“‘News reporters are the only people who complain about the vote-counting delay,’ said [Katie] Blinn, adding that Washington’s system is relatively inexpensive, accurate and encourages turnout.”

Apparently Speakers of the House also complain now.

While a spokesman for Ryan hastened to say he didn’t intend to claim a election fraud, his complaints echoed those of a California member of the Republican National Committee, Shawn Steel, who suggested just that in an op-ed for the Washington Times.

Citing Republican congressional candidate Young Kim’s 14-point lead at one point on the evening of November 6, Steel asks:

“How does a 14-point Republican lead disappear? Merciless and unsparing, California Democrats have systematically undermined California’s already-weak voter protection laws to guarantee permanent one-party rule.”

To those unfamiliar with GOP rhetoric, I should explain that “voter protection laws” means laws making it as hard as possible to vote. Consider Steel’s interpretation of the rule allowing ballots postmarked by Election Day:

“In California, voting doesn’t stop on Election Day. Absentee ballots need only be postmarked by Election Day, with ballots counted that arrive up to three days late. If ballots are sent to the wrong county, the ballot is valid for an additional four days….That means you literally have seven days after an election where a county could still be receiving legitimate ballots.”

Again, that’s been the practice in Washington for years, without complaint (other than from reporters). And when you think about it, why should we respect ballots cast on Election Day more than those filled out on or before Election Day that are duly placed in the mail, at their own expense? Should such voters have to guess how long it will take the postal service to deliver their ballots? This complaint only makes sense to someone who wants to make voting inconvenient, and hence rarer. Steel goes on to suggest that voting by mail is itself nefarious:

“In just four years, the number of absentee ballots distributed in California has increased by 44 percent. ‘Nearly 13 million voters have received a ballot in the mail, compared to just 9 million in the last gubernatorial election in 2014,’ notes Paul Mitchell, vice president of Political Data Inc.”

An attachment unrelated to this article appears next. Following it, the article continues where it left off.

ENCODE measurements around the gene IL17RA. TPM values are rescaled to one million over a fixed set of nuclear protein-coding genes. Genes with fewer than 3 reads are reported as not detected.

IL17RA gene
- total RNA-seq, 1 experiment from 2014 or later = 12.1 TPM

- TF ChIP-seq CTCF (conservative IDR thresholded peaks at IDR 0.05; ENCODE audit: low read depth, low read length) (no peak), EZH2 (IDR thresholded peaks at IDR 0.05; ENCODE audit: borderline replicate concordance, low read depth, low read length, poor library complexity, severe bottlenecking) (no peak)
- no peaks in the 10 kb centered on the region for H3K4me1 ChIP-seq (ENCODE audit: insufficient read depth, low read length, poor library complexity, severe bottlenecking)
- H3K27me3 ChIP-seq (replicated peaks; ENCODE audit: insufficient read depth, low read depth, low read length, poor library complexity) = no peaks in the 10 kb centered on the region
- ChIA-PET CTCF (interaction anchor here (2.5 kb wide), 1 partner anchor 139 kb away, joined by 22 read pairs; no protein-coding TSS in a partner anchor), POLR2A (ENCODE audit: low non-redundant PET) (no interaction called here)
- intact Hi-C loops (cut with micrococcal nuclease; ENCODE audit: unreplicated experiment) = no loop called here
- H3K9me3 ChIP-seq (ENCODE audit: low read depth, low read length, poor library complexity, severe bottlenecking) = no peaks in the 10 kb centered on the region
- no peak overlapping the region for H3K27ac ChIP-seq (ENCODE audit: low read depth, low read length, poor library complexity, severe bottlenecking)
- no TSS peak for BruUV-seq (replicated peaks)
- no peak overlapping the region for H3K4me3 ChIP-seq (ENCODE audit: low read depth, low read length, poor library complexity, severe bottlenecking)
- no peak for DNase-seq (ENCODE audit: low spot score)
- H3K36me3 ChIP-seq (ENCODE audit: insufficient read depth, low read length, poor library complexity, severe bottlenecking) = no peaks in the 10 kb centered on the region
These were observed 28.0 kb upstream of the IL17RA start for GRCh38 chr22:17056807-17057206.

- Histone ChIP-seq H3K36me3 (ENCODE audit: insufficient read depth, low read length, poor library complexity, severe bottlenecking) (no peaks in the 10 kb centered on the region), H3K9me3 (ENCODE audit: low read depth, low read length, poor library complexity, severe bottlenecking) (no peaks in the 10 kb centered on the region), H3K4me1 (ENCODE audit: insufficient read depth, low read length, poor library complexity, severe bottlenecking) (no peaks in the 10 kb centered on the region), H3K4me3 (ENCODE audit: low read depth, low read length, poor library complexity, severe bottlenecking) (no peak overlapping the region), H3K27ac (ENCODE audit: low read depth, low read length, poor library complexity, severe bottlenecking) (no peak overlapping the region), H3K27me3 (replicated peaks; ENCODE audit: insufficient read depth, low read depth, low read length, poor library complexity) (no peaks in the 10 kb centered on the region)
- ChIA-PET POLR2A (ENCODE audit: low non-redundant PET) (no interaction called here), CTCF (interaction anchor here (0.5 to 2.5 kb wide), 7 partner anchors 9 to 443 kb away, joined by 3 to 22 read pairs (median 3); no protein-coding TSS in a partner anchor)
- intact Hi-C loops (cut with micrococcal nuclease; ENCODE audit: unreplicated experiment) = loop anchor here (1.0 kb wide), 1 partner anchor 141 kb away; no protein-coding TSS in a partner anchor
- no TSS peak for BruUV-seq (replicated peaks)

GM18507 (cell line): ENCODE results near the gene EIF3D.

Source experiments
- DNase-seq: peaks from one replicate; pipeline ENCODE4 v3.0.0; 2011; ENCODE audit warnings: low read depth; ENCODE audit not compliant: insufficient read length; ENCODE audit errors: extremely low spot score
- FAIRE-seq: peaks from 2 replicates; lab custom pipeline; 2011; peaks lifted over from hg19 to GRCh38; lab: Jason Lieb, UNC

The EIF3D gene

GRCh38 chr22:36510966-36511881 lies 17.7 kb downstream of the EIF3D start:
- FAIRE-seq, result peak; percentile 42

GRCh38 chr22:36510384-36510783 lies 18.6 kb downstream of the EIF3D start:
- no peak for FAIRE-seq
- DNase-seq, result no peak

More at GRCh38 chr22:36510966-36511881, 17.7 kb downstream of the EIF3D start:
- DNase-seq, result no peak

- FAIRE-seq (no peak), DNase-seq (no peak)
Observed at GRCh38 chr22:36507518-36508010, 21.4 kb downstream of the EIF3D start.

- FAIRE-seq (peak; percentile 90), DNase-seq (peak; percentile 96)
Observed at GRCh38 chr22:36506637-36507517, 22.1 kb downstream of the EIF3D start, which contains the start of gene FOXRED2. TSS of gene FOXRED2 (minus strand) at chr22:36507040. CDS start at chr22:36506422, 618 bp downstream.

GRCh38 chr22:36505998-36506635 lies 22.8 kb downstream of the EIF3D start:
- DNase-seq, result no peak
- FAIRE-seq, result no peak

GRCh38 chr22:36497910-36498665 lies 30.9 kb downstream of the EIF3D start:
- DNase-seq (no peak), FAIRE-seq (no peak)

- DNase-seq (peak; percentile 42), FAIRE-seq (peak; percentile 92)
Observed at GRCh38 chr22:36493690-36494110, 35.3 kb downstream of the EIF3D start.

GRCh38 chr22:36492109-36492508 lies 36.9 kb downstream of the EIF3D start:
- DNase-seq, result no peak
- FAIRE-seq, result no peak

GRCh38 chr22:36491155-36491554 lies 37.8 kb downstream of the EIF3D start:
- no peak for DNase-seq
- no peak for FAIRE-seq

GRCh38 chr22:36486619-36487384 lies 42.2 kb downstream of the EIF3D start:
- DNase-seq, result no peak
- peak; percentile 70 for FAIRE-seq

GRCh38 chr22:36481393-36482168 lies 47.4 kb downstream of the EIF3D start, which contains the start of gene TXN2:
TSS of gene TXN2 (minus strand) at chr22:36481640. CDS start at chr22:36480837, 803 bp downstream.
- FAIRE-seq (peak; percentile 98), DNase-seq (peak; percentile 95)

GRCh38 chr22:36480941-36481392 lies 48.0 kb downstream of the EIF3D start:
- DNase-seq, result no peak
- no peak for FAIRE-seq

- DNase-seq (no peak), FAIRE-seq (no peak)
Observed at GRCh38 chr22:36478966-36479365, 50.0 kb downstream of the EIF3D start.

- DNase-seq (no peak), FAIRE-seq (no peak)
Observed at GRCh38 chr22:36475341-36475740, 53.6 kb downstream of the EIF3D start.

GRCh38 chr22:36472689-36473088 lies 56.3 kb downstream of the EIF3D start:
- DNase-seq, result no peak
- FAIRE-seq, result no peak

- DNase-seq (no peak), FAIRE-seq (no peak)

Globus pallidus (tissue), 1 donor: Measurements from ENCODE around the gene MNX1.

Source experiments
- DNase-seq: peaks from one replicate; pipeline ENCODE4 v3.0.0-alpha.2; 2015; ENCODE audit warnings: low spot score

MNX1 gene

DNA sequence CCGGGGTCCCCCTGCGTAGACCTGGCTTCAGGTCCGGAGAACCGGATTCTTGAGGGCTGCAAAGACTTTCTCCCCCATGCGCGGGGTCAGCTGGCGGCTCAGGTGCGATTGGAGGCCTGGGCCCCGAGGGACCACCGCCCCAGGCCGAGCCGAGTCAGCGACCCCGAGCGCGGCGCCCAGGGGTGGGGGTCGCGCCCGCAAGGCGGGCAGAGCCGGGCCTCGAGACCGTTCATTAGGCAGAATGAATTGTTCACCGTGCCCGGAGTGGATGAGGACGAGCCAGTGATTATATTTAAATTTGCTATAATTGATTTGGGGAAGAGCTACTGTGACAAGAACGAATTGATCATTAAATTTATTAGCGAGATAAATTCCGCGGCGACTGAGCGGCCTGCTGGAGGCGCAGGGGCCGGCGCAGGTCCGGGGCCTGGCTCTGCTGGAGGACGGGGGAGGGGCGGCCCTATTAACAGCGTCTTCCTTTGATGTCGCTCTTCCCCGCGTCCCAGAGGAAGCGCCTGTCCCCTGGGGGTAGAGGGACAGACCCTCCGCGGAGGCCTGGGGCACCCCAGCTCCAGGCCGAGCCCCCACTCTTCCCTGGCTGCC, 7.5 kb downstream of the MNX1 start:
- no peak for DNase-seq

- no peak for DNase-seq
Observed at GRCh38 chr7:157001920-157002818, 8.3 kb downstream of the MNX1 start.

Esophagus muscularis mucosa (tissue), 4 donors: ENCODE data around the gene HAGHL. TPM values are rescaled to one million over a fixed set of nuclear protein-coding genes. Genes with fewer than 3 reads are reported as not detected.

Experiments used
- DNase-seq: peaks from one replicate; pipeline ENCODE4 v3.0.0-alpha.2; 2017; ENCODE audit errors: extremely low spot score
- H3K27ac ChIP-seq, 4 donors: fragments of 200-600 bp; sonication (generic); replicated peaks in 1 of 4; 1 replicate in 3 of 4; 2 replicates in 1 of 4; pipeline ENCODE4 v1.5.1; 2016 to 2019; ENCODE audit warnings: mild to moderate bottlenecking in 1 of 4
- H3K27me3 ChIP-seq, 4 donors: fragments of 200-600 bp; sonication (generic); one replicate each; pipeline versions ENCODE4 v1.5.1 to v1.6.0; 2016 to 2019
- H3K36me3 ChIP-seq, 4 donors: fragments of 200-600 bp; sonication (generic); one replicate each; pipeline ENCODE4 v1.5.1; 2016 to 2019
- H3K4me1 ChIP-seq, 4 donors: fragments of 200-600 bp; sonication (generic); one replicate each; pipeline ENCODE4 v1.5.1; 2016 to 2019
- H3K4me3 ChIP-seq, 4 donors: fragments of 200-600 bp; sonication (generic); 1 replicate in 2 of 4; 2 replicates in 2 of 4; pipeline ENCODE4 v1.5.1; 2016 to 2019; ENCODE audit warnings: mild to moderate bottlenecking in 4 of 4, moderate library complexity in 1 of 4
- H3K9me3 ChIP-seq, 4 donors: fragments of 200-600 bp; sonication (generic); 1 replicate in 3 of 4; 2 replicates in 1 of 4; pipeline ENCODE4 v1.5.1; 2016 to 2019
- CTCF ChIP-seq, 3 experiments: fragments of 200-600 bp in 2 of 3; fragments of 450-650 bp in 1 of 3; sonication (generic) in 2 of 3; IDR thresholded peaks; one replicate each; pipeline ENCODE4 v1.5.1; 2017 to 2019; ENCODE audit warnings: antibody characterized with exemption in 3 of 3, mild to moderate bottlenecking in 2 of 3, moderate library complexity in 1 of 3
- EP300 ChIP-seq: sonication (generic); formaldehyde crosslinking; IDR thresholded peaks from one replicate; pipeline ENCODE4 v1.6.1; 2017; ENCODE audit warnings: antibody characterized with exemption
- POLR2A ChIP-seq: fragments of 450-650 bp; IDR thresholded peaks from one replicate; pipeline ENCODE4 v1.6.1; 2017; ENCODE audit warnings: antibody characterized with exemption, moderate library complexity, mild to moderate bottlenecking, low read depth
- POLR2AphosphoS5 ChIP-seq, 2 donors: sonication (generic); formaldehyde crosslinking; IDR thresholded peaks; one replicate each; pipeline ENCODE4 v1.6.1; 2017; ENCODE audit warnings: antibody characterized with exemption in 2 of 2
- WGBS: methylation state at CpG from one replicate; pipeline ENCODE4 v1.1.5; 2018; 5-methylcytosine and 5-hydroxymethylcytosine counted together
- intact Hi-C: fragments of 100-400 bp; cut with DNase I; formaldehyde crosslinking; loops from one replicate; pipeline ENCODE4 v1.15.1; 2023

First of all, these aren’t “absentee ballots.” As is the case in a growing number of states, voting by mail is considered normal, not something you have to construct an excuse to do. And of course the number is rising: In California you can register as a “voter by mail” and you will receive mail ballots automatically so long as you keep voting. Steel points to an experiment that allowed a handful of counties this year to mail ballots to all registered voters as though that somehow encourages fraud. Again, that is the universal practice in voting-by-mail states; what’s the beef? You can vote by mail, vote in person, or not vote at all. Nothing has changed.

Here’s another bogus complaint from Steel, about what he calls, without a shred of evidence, “motor voter fraud:”

“Every person in California that interacts with the Department of Motor Vehicles is automatically registered to vote. This has predictably led to tens of thousands cases of voter registration problems. The state’s Motor Voter program has come under fire for double registering as many as 77,000 people and registering as many as 1,500 ineligible voters. The state’s bipartisan oversight agency expressed concerns about ‘serious problems with ensuring that the New Motor Voter Program works as intended and promised.'”

This is called “automatic voter registration” and 15 states (plus the District of Columbia) have similar systems. California’s just went into effect this last April, and those 1,500 ineligible voters (who were duly purged from the rolls) were out of the 1.4 million enrolled by September, when the errors were discovered and cured.

One more bogus complaint that you can hear other Republicans make involves something Steel confusedly calls “conditional voting”: